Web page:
Supreme Court Appears Poised to Topple 'Rigid' Willful Infringement Test
The U.S. Supreme Court held argument yesterday on whether enhanced damages should be easier to obtain in patent infringement cases. Based on the tenor of the questioning, the Supreme Court appears ready to topple the Federal Circuit's "rigid" two-part willful infringement test and give district courts more discretion in awarding enhanced damages. If it does, the reversal would be yet another step in the High Court's now long trail of disagreement with the Federal Circuit on issues unique to patent law. The Justices grappled, however, with exactly which test or guidance they would use to replace the current test. Regardless of the ultimate replacement, it is likely that more patent plaintiffs will seek enhanced damages than before.
The Patent Act allows a court to award a successful patent infringement plaintiff up to three times the compensatory damages otherwise awarded the plaintiff. This allowance comes from 35 U.S.C. § 284, which places no requirements on the facts or conditions necessary for such enhanced damages. Nevertheless, under Federal Circuit precedent, a plaintiff currently must prove willful infringement under a relatively stringent test that includes both objective and subjective requirements, and must do so by clear and convincing evidence. During the argument, at least some of the Justices appeared to be struggling to reconcile the Federal Circuit's "fairly elaborate standard" for willfulness, in the words of Chief Justice Roberts, with the simple language of Section 284. "We are, after all, dealing with statutory language," Chief Justice Roberts continued, and "it says, 'The Court may increase the damages up to three times the amount found or assessed.' Period."
Yesterday's argument in parallel cases Halo Electronics, Inc. v. Pulse Electronics, Inc. and Stryker Corp. v. Zimmer, Inc. comes nearly two years after the Supreme Court's decision in Octane Fitness striking down the Federal Circuit's two-part objective/subjective test for awarding attorney fees in patent cases. There, the Supreme Court relied on the simple statutory language of 35 U.S.C. § 285, which requires only that the case be "exceptional" for a court to award attorney fees to a prevailing party. In light of that "one and only constraint on district courts' discretion to award attorney's fees in patent litigation," the Federal Circuit's two-part standard could not stand.
The issues in Octane Fitness provide a parallel to those now before the Supreme Court on enhanced damages. The Federal Circuit enacted similar two-part objective/subjective tests, and both statutes contain similar language that appears to leave an award primarily to the discretion of the district court. Accordingly, it will not be surprising if the Supreme Court finds the same fault with the Federal Circuit's willfulness test as it did with the Federal Circuit's attorney fees test.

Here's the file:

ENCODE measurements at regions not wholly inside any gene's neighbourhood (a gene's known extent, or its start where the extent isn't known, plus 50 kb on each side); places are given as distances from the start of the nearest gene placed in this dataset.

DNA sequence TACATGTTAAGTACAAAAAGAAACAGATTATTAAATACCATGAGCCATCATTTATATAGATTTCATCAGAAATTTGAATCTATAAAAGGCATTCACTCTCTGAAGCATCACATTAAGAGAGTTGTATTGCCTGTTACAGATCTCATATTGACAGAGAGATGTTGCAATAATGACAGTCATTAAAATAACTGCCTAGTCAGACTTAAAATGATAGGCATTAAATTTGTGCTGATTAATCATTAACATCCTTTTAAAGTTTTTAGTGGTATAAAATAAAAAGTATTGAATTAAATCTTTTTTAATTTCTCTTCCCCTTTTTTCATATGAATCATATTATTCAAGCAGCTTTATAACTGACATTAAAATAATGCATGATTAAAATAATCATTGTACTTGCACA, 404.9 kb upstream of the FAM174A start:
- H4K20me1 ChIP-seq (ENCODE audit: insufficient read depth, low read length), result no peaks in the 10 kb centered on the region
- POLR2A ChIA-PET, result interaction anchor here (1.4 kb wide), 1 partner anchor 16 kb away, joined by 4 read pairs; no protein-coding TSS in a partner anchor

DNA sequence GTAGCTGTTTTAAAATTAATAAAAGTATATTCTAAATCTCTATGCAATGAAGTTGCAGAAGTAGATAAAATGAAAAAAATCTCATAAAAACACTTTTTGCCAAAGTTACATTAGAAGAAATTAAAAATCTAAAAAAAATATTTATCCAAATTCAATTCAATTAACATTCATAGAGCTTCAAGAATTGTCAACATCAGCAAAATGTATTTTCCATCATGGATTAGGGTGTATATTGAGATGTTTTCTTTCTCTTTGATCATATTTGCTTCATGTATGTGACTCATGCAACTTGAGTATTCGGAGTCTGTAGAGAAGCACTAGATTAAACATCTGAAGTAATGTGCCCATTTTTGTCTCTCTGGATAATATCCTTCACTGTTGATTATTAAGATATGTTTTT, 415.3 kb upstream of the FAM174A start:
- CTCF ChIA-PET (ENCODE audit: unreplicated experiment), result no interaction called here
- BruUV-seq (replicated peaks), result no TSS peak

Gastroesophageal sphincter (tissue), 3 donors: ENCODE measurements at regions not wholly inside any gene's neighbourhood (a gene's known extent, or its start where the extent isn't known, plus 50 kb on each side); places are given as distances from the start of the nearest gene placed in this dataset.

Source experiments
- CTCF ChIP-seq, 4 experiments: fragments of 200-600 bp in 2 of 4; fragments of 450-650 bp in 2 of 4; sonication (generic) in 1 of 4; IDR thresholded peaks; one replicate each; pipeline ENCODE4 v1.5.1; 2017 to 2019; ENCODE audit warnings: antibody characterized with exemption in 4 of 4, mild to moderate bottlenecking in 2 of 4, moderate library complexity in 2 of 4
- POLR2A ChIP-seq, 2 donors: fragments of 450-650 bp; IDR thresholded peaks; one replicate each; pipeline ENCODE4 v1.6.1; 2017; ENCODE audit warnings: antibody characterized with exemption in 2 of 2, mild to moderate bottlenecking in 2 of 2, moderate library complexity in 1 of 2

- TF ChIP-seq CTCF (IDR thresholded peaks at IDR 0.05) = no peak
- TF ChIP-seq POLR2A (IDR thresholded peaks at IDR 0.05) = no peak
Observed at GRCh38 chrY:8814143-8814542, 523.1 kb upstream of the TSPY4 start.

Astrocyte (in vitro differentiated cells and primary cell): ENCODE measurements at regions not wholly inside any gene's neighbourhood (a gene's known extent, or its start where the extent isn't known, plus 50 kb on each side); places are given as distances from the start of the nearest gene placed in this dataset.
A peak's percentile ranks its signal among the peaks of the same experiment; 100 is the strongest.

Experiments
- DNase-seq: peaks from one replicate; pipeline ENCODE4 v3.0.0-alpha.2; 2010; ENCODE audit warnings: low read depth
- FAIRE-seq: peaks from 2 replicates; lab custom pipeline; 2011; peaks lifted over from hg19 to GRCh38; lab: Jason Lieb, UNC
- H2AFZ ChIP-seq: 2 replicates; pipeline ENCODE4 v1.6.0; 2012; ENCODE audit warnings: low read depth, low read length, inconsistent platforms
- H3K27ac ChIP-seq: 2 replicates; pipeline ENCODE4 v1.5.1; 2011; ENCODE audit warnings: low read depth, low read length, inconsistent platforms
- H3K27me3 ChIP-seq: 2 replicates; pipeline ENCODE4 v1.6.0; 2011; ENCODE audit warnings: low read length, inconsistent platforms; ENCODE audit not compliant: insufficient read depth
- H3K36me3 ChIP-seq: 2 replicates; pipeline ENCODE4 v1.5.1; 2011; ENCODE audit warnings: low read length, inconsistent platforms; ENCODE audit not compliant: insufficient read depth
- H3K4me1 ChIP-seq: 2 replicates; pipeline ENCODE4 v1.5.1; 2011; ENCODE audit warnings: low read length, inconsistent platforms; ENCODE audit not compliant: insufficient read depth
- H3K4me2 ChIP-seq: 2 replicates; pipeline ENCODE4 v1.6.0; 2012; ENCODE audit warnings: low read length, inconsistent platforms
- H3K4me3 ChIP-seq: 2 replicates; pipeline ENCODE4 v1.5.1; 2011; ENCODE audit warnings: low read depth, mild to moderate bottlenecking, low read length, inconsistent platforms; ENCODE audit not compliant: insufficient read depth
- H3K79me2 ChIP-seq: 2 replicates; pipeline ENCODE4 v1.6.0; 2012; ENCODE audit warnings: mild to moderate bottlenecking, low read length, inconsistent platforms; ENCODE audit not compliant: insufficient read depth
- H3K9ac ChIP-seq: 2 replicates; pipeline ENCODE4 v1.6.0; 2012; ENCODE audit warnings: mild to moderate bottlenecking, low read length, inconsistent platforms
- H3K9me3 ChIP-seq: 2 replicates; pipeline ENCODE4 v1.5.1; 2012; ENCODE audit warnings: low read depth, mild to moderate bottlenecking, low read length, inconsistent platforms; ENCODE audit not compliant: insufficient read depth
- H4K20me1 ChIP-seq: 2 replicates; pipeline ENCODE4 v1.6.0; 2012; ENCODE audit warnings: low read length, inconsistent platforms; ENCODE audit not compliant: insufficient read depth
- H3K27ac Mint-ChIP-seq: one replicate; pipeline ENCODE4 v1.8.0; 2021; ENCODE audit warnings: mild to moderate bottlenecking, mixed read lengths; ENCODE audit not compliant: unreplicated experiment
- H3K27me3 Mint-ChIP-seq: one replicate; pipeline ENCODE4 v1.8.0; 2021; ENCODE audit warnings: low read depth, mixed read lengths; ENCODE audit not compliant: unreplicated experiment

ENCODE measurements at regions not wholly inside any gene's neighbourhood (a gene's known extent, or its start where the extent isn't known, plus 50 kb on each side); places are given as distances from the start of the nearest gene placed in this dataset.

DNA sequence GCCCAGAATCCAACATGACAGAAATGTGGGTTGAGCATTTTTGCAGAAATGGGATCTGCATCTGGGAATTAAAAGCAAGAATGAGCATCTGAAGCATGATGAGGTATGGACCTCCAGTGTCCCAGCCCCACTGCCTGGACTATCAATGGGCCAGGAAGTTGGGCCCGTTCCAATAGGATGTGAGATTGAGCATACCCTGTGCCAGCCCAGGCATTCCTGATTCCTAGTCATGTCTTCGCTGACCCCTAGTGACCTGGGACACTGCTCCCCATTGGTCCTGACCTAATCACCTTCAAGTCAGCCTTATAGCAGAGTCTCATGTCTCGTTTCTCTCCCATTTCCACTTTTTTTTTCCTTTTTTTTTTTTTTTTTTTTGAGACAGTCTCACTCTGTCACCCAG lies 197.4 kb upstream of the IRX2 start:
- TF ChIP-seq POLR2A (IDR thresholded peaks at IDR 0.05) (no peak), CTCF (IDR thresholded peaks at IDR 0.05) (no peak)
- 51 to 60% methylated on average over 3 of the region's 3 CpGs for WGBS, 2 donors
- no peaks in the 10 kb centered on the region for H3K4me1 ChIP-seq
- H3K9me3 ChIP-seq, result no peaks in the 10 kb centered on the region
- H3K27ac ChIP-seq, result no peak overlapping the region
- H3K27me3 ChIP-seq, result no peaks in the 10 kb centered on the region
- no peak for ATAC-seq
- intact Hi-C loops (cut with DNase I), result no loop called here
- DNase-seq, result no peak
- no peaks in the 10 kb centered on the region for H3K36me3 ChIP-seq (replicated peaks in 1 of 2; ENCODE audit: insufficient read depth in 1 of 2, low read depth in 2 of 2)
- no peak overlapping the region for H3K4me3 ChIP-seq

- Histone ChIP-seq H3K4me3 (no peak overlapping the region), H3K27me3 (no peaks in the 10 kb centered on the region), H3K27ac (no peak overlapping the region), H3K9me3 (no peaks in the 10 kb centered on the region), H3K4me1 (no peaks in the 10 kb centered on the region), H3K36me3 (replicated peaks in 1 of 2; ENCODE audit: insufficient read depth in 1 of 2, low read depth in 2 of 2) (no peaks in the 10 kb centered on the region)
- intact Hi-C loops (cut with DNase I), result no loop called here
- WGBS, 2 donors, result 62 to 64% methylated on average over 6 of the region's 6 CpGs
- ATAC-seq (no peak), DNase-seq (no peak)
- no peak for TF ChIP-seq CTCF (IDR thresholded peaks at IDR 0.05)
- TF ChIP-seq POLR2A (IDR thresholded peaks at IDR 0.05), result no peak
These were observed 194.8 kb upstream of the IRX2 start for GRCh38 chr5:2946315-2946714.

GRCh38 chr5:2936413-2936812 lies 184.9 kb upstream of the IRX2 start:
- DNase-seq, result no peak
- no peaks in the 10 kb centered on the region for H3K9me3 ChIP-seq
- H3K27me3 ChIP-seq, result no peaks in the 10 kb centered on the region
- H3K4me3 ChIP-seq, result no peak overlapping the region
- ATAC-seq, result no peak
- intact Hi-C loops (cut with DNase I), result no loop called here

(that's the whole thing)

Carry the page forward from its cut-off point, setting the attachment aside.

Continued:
Despite generally appearing to agree that the Federal Circuit's test goes too far, the Justices grappled with just how much discretion the district courts should have in awarding enhanced damages. It is here that the cases argued yesterday diverge from Octane Fitness. In Octane Fitness, the relevant statute on attorney fees (Section 285) requires that the case be "exceptional" before a court can award attorney fees. There, Congress provided some semblance of a standard. Unlike Section 285, however, Congress provided no conditions or guidance in Section 284 to indicate when enhanced damages are allowable. The Justices appeared unconvinced that enhanced damages should be left to the complete discretion of the district courts, regardless of the breadth of Section 284. As Justice Sotomayor pointed out, the Supreme Court has to give the district courts "some guidance" on the matter; "it can't be that they can give enhanced penalties on a whim." Counsel for Halo and Stryker suggested that the district court's determination could be guided by the nine factors from Read v. Portec, Inc., but Justice Sotomayor quickly rejected that idea in search of "more generalized" guidance to give district courts.
Regardless, it seemed clear that the current test would not stand. Justice Kagan appeared displeased that after-the-fact attorney argument about a patent's validity can save a clearly willful infringer from enhanced damages under the current test. "It seems to stick in the craw a bit," she remarked. On the other side of the argument, however, Justice Breyer was not so convinced that the High Court should be questioning the Federal Circuit. To him, the Patent Act is "designed to help the small businessman, not to hurt him." A floodgate of enhanced damages awards could, of course, hurt small business owners. Moreover, the Federal Circuit was created as an expert court, and that indicated to Justice Breyer that the Federal Circuit should be given leeway to do "what they were paid to do" and create special tests for issues unique to patent law, like willful infringement.
A decision in Halo Electronics, Inc. v. Pulse Electronics, Inc. and Stryker Corp. v. Zimmer, Inc. is likely to come in the next few months. We will provide ongoing coverage and analysis of any developments on this issue.
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